or you can use two transformers. you need a 208v or higher isolation transformer, connect it as an auto transformer and connect it across the 415 volt lines and so you have got 120 volts from its midpoint to ground. you take that 120 volts and use it to drive another 120:240v transformer to create your third phase.

    a motor is probably cheaper than a 240v:240v transformer and a 120:240v transformer.

  9. Likes JST liked this post
  10. #8
    Join Date
    Dec 2019
    Country
    UNITED KINGDOM
    Posts
    19
    Post Thanks / Like
    Likes (Given)
    10
    Likes (Received)
    0

    Default

    Thats really helpfull, thanks very much, I think Ill go the idler route, whats the rule for the idler in terms of size? double the power rating? Im having trouble finding a big 3p motor, my biggest machine neeeds 5.5Kw , thanks again!

  11. #9
    Join Date
    Mar 2009
    Country
    UNITED STATES
    State/Province
    California
    Posts
    5,164
    Post Thanks / Like
    Likes (Given)
    97
    Likes (Received)
    951

    Default

    In general it is double the size.

    5.5Kw x 1 Hp/.746kw = 7.37 Hp

    A 10 to 15 Hp idler motor is what you will need.

  12. #10
    Join Date
    Jul 2007
    Country
    UNITED KINGDOM
    Posts
    4,853
    Post Thanks / Like
    Likes (Given)
    2605
    Likes (Received)
    2362

    Default

    Find out why you don't have the missing phase and get it reinstated!

  13. Likes Illinoyance, hermetic liked this post
  14. #11
    Join Date
    Dec 2019
    Country
    UNITED KINGDOM
    Posts
    19
    Post Thanks / Like
    Likes (Given)
    10
    Likes (Received)
    0

    Default

    The 3 phase power line is under ground out side,it would cost big money & the possibility of having a smart meter fitted.
    This is for my home shop,so I dont need a industrial supply.

  15. #12
    Join Date
    Jul 2007
    Country
    UNITED KINGDOM
    Posts
    4,853
    Post Thanks / Like
    Likes (Given)
    2605
    Likes (Received)
    2362

    Default

    So how did your property get two of the three phases? The only time this would be practical would be with overhead lines .

  16. Likes hermetic liked this post
  17. #13
    Join Date
    Mar 2013
    Location
    Surbiton, surrey, UK
    Posts
    1,621
    Post Thanks / Like
    Likes (Given)
    1996
    Likes (Received)
    1039

    Default

    Quote Originally Posted by pxr5 View Post
    As title, I have two phases of a 3 phase supply coming into my property, is there any way of taking advantage of this to create a 3 phse supply? thanks

    Ive read bout a "Scott connection in a transformer" ???
    I think ive the same setup as you so kind of interested to see how this plays out.

    Heres a pic of how mine looks.
    2-3.jpg

    As I understand things its a 3phase head that only has 2 of the 3 legs and neutral run to it from the underground 3phase line outside. I managed to speak to a neighbour who works for power networks, he said to have 3 phase youd need a cable run and a new head, 3k min + the digging iirc. If I want to use the other line id have to ring up my electrical supplier and have another meter fitted. Testing between the 2 lines gives the expected 400v.

    Currently im running a 30hp transwave rotary off the single line, it starts fine running through a 60amp fuse.

  18. Likes pxr5 liked this post
  19. #14
    Join Date
    Nov 2004
    Location
    Webster Groves, MO
    Posts
    7,329
    Post Thanks / Like
    Likes (Given)
    1850
    Likes (Received)
    3398

    Default

    Before you do anything, you need to define what you have, not someone's opinion. You need to measure the voltage between each leg and the neutral. If is 239 volts, you can do the conversion SAF describes and have a three phase line. If the voltage from each leg to neutral is 208, then you need something like a rotary converter. Voltages subject to some variation, but the difference should still be clear.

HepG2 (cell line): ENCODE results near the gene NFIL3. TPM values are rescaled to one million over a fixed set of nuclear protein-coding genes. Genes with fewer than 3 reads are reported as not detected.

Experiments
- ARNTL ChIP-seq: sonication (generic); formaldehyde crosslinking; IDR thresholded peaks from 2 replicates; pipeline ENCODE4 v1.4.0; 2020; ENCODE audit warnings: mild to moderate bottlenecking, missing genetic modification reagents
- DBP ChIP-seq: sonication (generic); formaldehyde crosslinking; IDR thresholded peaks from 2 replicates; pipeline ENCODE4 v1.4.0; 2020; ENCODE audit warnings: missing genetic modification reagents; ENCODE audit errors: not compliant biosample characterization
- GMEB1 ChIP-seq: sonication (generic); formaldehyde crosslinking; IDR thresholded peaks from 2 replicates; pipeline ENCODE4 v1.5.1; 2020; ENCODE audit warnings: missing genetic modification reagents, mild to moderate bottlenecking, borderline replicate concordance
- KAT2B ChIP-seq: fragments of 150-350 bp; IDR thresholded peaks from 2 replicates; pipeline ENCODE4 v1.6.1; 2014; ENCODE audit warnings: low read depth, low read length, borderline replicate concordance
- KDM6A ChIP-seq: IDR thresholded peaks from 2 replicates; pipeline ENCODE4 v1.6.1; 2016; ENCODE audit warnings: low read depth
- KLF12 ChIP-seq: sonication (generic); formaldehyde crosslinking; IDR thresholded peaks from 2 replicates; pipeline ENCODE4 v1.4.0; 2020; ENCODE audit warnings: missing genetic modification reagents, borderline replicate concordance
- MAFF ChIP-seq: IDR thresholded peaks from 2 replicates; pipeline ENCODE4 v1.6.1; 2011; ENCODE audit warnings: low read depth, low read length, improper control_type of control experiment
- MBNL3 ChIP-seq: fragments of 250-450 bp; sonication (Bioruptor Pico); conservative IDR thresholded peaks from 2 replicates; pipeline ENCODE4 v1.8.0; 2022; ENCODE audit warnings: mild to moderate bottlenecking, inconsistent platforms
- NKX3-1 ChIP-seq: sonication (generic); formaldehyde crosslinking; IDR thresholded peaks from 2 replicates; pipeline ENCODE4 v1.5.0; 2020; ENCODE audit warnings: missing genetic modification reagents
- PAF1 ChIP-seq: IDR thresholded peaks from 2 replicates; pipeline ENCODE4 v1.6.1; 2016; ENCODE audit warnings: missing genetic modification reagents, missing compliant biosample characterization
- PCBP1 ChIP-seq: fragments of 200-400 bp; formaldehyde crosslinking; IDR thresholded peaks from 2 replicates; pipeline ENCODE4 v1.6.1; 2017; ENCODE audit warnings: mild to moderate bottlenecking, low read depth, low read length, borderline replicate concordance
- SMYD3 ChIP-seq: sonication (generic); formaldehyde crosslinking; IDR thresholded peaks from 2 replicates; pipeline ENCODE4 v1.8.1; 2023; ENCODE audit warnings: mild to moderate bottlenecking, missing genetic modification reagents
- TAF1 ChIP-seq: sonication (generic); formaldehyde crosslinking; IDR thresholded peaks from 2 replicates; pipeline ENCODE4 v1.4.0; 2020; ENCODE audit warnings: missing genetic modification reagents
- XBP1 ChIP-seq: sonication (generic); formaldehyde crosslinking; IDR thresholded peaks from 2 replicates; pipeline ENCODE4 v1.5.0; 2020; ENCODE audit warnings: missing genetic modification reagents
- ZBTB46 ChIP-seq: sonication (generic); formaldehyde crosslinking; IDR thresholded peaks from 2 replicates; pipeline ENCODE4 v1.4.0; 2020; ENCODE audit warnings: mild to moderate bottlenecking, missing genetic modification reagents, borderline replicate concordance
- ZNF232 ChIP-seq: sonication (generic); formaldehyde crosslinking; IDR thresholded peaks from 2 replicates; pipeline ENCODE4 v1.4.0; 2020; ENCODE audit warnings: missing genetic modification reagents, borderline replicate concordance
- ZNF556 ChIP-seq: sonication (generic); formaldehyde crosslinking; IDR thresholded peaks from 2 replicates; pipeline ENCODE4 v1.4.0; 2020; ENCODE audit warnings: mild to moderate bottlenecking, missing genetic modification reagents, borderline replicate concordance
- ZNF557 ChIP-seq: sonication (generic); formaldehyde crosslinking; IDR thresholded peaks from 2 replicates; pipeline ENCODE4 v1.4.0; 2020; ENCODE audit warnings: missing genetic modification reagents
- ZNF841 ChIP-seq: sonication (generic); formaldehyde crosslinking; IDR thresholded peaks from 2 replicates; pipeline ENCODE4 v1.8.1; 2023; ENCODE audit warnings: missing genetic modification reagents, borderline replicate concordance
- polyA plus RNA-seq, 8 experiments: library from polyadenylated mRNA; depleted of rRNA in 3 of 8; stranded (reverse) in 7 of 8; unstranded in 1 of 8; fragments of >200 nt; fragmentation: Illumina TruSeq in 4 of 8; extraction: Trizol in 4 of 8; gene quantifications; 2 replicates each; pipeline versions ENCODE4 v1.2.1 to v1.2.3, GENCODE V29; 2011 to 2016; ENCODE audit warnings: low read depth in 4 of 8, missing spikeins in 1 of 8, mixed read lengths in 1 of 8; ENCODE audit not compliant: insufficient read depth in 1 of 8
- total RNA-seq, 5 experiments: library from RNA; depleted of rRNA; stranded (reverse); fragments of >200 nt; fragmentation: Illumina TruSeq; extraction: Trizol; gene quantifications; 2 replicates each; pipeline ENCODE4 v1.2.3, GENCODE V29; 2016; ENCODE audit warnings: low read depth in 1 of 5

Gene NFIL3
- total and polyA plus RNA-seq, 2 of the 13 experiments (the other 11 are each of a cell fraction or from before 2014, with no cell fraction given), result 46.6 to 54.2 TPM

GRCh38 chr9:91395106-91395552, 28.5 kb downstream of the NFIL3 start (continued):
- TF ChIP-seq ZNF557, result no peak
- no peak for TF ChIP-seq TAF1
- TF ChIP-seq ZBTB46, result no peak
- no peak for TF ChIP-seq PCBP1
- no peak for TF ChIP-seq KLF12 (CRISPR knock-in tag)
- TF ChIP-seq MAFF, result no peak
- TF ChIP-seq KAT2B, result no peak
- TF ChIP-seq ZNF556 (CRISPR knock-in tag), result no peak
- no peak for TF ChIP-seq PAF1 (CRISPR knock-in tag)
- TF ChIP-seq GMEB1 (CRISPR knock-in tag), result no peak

Bill

  20. #15
    Join Date
    Jul 2007
    Country
    UNITED KINGDOM
    Posts
    4,853
    Post Thanks / Like
    Likes (Given)
    2605
    Likes (Received)
    2362

    Default

    The OP is in the UK. We don't do odd-corner three phase!

  21. #16
    Join Date
    Nov 2004
    Location
    Webster Groves, MO
    Posts
    7,329
    Post Thanks / Like
    Likes (Given)
    1850
    Likes (Received)
    3398

    Default

    Quote Originally Posted by Mark Rand View Post
    The OP is in the UK. We don't do odd-corner three phase!
    I didn't say it was. If it was corner grounded three phase, the voltage from each hot lead to the neutral would be 415. If it is single phase with a grounded midpoint, the voltage will be half the 415 and it is single phase. If the voltage is 239 (or 240 or near that), it is part of a wye system and there will be phase differences that can be gyrated into proper three phase.

    Bill

  22. #17
    Join Date
    Jul 2007
    Country
    UNITED KINGDOM
    Posts
    4,853
    Post Thanks / Like
    Likes (Given)
    2605
    Likes (Received)
    2362

    Default

    No The phase to neutral voltage of a 415V system is 240V We don't use split phases in the rest of the world. Neutral is always the star (wye) point...

  23. Likes Jim Kennedy, hermetic liked this post
  24. #18
    Join Date
    Nov 2004
    Location
    Webster Groves, MO
    Posts
    7,329
    Post Thanks / Like
    Likes (Given)
    1850
    Likes (Received)
    3398

    Default

    Quote Originally Posted by Mark Rand View Post
    No The phase to neutral voltage of a 415V system is 240V We don't use split phases in the rest of the world. Neutral is always the star (wye) point...
    If that is the case, the third phase can be produced with two single phase transformers, each connected from a phase to neutral and their secondaries in series with the polarities reversed and connected to the neutral. They need not be very big since each will only supply 1/6 of the total power, although they should have some margin for starting. This would give stable three phase without the noise and instability of a rotary converter.

    Bill

  25. Likes pxr5 liked this post
  26. #19
    Join Date
    Dec 2019
    Country
    UNITED KINGDOM
    Posts
    19
    Post Thanks / Like
    Likes (Given)
    10
    Likes (Received)
    0

    Default

    Bill, thats very good news, what transformers do I need for this? thanks for your help!

  27. #20
    Join Date
    Jul 2007
    Country
    UNITED KINGDOM
    Posts
    4,853
    Post Thanks / Like
    Likes (Given)
    2605
    Likes (Received)
    2362

    Default

    If you've got two phases plus neutral, then the Scott T connection is what is needed.


Tags for this Thread

Bookmarks

Posting Permissions

  • You may not post new threads
  • You may not post replies
  • You may not post attachments
  • You may not edit your posts
  •